According to media reports, digital music service Spotify is facing a $200 million copyright infringement lawsuit, which was filed on Friday by indie-folk singer Melissa Ferrick at a Los Angeles court.

Spotify is the subject of a new complaint, following a similar court action initiated in late December. The two complaints, each filed by an individual artist, asked the judge to authorize a class action lawsuit, which could be grafted by other artists.

The new complaint was filed on Friday by 45-year-old Melissa Ferrick, who teaches at the prestigious Berklee College of Music. She had reached certain notoriety in 1991 when she was invited, at the last minute, to ensure the first part of singer Morrissey’stour.

Melissa Ferrick criticizes that the site does not prevent copyright infringement when it creates a folder for listening to songs online, which implies that artists have not given their permission to be streamed.

According to the singer, the site, which does not waste time in its development, uses “a familiar strategy now many online music services: violate copyright now and apologize later.”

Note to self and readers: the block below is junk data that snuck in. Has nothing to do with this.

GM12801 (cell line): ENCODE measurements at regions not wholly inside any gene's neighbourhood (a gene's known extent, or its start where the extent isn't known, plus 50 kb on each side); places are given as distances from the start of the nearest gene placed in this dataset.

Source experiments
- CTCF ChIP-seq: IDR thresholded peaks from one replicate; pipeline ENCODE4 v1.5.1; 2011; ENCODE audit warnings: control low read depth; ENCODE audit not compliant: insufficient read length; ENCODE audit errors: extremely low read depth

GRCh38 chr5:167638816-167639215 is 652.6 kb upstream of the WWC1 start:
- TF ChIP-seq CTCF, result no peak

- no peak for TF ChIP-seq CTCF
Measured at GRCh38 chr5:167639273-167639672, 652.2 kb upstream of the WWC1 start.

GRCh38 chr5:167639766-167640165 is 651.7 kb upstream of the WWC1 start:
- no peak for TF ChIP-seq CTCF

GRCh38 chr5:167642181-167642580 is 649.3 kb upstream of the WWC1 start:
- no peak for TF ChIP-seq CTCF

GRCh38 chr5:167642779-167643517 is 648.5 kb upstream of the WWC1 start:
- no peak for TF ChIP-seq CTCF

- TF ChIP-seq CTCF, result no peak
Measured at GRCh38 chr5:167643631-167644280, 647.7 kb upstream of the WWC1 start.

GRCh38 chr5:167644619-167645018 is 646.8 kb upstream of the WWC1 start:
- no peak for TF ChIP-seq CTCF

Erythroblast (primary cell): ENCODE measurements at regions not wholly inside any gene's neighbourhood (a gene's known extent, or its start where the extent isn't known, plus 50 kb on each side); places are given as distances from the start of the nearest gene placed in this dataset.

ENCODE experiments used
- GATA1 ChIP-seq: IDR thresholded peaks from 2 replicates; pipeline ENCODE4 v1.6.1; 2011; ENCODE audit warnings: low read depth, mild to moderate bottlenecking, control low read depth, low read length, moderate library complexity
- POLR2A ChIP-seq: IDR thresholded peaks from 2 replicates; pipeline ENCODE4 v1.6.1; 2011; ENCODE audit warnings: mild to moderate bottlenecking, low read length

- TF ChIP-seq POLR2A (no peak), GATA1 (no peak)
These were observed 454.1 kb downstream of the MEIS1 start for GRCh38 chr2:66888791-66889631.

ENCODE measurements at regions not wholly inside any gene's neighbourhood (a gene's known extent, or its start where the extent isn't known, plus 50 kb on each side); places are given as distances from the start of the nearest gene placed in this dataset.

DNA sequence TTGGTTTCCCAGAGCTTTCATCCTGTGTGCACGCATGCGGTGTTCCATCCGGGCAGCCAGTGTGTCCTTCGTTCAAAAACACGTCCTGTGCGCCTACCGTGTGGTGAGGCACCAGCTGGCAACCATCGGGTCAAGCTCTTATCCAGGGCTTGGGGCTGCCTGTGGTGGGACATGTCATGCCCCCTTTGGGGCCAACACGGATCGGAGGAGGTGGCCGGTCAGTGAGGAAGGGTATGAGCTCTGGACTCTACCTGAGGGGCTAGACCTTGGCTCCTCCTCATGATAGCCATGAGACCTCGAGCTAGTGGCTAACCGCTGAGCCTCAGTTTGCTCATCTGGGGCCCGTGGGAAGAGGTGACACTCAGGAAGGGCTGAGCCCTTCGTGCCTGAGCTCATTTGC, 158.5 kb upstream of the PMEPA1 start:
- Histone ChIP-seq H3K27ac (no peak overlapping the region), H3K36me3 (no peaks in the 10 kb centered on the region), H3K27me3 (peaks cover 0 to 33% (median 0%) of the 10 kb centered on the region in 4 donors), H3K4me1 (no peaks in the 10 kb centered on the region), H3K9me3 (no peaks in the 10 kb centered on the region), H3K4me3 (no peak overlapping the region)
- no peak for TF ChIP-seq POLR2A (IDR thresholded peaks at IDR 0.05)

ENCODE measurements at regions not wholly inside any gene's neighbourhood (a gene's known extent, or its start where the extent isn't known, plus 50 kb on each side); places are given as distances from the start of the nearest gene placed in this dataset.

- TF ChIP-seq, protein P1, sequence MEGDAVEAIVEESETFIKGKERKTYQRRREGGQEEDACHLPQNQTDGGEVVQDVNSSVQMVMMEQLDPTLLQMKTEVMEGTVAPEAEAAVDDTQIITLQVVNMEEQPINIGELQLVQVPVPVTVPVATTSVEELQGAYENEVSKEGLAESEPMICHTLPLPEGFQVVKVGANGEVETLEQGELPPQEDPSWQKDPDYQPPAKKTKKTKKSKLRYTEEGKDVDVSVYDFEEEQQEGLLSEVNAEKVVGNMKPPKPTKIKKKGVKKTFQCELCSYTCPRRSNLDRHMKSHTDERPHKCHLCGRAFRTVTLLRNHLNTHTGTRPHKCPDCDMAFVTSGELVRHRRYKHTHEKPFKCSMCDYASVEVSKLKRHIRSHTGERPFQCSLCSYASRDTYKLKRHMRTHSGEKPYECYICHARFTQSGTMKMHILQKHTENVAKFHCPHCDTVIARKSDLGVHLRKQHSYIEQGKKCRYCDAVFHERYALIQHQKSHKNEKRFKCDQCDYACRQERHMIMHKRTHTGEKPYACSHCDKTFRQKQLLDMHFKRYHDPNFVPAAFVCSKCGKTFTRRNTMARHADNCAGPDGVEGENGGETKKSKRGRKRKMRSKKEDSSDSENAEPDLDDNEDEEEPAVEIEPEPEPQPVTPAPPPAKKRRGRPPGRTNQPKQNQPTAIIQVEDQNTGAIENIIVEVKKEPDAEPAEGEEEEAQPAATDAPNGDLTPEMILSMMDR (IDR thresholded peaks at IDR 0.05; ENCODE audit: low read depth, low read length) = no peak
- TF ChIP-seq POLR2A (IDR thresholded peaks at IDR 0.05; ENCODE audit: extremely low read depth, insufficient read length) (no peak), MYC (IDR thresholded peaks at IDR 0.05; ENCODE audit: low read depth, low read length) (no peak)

The Swedish site and its competitors have already been cited repeatedly and accused of not paying artists whose music they put on the website[s].

Melissa Ferrick says her songs were listened to or downloaded over a million times in the past three years, but Spotify has not managed copyrights as it should have. The singer then demanded that Spotify must payat least $200 million on behalf of the copyright holders.

The Swedish website has more than 75 million users and is valued at $8 billion.

The first complaint was filed against in late December by another American artist, David Lowery, the leader of alternative rock bands Cracker and Camper Van Beethoven, who is also a teacher. He demanded $150 million from the Swedish company, on a slightly different basis: he accused Spotify of not respecting the mechanical rights (CD, DVD, vinyl, etc.) relating to the registration of a work.

In response to the first complaint, had affirmed respect for the rules of copyright and recalled that it had signed agreements with record labels and compensated every rights holder.

“We are committed to pay to songwriters and publishers every penny. Unfortunately, especially in the United States, data needed to determine the legitimate rights holders are sometimes missing, erroneous or incomplete,” said a spokesman for the Swedish company.

Leave a Reply

Your email address will not be published. Required fields are marked *